If you voted in Australia’s $122 million postal survey on marriage equality, you may soon start to feel even more ripped off by the process.
With a Yes win expected to be announced this Wednesday at 10am (expected, but certainly not guaranteed), some MPs appear to be doing whatever they can to further delay the process.
Liberal Senator James Paterson has proposed a new bill today, which will allow businesses the right to refuse services to same-sex couples if marriage equality is legalised.
In essence, if legislated, the bill would enable businesses and charities to discriminate against same-sex couples.
Is that what you voted for?
Brace yourselves for further debates, arguments and delay tactics on this issue. While some hoped this matter would be sorted before Christmas, this new bill could very well push the issue well into 2018.
Paterson told reporters that “we have actually never discussed how to legalise same-sex marriage– if we should do so, and I think that’s an important discussion for us to have as Liberals.”
And yes, all this will be happening while the Government decides if those in our Parliament have actually been legitimately elected to be there in the first place, with the Coalition this morning reaching a deal with the Opposition stating that all Federal politicians will have to publicly declare by December 1 their citizenship status and history.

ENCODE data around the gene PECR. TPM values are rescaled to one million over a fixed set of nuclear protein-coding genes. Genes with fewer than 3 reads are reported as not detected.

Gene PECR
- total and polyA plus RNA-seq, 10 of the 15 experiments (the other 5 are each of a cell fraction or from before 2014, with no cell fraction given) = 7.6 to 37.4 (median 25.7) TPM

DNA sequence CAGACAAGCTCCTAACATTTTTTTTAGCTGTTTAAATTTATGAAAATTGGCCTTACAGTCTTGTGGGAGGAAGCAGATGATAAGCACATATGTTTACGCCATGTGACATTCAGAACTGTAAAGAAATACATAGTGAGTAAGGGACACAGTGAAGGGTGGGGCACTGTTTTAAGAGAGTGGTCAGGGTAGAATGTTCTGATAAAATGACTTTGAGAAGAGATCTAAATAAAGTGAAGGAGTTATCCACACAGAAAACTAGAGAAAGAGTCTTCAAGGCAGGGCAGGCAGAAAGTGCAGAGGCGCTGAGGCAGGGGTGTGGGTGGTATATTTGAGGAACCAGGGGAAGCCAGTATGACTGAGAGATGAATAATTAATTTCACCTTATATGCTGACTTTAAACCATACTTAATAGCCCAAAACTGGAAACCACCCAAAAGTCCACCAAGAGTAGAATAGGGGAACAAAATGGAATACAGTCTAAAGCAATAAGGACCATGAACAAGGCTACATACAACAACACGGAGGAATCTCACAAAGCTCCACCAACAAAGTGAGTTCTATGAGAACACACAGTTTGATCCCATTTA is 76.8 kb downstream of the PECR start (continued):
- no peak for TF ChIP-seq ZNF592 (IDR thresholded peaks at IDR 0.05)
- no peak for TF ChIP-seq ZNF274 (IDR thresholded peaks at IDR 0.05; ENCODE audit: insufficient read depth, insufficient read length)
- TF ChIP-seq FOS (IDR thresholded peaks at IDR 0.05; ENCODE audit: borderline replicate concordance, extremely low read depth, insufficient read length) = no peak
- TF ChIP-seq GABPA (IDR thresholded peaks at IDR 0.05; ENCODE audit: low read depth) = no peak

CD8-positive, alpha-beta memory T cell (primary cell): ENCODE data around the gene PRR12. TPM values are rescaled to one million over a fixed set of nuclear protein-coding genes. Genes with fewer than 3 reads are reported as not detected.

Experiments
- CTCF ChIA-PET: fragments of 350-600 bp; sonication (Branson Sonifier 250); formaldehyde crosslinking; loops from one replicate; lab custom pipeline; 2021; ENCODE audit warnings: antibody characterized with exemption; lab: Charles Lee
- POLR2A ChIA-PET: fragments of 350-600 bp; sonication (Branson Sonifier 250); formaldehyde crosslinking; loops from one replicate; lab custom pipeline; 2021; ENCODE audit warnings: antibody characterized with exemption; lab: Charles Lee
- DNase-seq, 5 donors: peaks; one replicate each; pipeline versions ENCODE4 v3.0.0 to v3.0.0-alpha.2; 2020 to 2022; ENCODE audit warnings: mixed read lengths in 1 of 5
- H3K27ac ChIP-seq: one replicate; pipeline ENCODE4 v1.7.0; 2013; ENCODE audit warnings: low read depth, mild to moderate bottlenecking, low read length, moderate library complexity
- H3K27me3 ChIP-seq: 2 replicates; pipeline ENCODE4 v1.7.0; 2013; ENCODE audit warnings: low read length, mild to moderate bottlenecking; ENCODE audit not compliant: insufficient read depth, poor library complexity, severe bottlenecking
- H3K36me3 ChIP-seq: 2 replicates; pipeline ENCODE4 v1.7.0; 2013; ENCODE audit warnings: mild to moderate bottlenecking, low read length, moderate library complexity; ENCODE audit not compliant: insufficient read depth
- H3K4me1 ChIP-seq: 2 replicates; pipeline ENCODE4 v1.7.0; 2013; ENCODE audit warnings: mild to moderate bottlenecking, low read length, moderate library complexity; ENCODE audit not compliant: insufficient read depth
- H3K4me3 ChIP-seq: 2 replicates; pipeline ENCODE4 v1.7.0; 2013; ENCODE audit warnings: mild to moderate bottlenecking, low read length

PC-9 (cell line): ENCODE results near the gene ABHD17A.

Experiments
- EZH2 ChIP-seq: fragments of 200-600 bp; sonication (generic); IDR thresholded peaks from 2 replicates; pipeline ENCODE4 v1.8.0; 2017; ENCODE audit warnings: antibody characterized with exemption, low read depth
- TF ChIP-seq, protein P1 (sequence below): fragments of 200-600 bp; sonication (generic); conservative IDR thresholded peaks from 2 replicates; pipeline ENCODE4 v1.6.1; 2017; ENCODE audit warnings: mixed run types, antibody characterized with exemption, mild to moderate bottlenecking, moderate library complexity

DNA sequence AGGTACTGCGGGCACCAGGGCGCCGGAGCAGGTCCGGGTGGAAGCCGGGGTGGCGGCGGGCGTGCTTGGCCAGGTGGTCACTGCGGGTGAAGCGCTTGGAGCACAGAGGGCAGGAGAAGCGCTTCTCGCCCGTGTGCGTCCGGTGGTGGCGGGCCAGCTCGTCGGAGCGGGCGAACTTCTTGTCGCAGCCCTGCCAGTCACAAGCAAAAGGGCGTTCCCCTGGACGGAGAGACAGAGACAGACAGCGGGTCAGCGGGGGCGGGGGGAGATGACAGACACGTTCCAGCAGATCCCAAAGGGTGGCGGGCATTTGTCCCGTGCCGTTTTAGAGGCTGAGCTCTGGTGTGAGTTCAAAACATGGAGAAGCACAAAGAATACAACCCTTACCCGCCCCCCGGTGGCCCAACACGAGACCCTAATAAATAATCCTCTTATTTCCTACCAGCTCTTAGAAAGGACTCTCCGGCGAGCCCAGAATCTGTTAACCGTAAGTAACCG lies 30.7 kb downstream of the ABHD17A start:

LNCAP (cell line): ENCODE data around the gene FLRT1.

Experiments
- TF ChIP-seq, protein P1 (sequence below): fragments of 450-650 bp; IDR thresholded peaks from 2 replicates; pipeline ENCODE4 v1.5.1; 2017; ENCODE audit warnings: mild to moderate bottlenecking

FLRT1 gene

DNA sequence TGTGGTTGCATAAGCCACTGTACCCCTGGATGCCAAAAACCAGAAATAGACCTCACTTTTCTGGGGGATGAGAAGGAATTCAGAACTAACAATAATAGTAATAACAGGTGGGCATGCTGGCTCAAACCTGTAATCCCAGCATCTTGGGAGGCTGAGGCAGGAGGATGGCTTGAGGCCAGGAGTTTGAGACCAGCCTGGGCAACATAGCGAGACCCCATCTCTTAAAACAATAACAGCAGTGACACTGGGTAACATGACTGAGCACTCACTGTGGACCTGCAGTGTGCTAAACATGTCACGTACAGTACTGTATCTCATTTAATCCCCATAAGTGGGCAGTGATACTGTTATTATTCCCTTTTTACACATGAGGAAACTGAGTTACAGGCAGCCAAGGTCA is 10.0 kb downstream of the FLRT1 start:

James Paterson’s bill includes the following:
- Expands the definition of marriage to include same-sex couples
- Ensures ministers of religion and celebrants have a right to refuse to solemnise a same sex wedding.
- Establishes a limited right of conscientious objection, to ensure no-one is forced to participate in a same-sex wedding against their sincerely held beliefs.
- Protects freedom of speech so that Australians can discuss their view of marriage without fear of legal penalties.
- Enacts a narrow anti-detriment clause that prevents governments and their agencies from taking adverse action against someone with a traditional view of marriage. It does not apply to non-government organisations, businesses, or individuals, preserving freedom of association.
- Guarantees parents’ right to choose their childrens’ education by allowing them to opt out of classes that conflict with their values.
This bill aims to appease Liberal conservatives, and rival that of Senator Dean Smith’s bill on same-sex marriage — widely predicted to be be proposed following a Yes victory.
When Australians were asked to participate in postal vote about whether or not same-sex couples should be allowed to marry, we spoke out about the absurdity of the situation and the danger such a process posed, but nevertheless got on with it.
More than 80% of eligible Australians voted, according to the ABS. We got out our pens, folded up our responses into envelopes, and googled where to find the nearest post office to send the response back.
A winning Yes vote hands the issue back to our MPs to get on with the process. Disappointingly, the result of the vote looks likely to trigger more bickering, in-fighting and power-playing.
But we’d all prefer some action and solidarity.